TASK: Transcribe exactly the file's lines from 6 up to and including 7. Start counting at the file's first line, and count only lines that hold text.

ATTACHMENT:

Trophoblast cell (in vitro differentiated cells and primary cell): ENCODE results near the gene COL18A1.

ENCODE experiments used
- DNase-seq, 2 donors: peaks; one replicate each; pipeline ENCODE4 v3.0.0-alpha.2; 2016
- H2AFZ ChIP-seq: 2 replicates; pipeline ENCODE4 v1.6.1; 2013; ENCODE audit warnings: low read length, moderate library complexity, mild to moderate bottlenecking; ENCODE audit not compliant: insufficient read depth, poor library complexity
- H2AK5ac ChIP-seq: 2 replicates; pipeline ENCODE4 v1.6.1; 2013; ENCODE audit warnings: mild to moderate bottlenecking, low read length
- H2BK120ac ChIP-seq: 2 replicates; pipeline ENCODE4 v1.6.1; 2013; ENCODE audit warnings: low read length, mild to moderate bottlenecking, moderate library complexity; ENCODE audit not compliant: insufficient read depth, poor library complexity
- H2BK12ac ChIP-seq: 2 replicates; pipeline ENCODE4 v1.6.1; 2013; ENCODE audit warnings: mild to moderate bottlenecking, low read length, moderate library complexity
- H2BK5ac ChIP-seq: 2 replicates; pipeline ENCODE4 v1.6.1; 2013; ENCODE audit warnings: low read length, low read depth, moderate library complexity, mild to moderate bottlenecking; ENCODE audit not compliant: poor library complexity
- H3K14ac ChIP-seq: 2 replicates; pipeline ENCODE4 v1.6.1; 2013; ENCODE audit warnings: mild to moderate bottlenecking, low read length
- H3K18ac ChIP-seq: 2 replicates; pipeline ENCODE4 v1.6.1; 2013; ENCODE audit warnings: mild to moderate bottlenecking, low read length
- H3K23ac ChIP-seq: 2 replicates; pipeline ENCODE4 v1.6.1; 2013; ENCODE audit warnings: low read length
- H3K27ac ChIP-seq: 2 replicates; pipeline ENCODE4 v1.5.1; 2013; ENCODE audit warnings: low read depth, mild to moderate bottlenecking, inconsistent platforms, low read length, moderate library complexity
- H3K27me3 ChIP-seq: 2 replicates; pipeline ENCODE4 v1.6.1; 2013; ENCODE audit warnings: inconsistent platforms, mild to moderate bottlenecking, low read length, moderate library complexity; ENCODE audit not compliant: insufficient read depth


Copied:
- H2BK120ac ChIP-seq: 2 replicates; pipeline ENCODE4 v1.6.1; 2013; ENCODE audit warnings: low read length, mild to moderate bottlenecking, moderate library complexity; ENCODE audit not compliant: insufficient read depth, poor library complexity
- H2BK12ac ChIP-seq: 2 replicates; pipeline ENCODE4 v1.6.1; 2013; ENCODE audit warnings: mild to moderate bottlenecking, low read length, moderate library complexity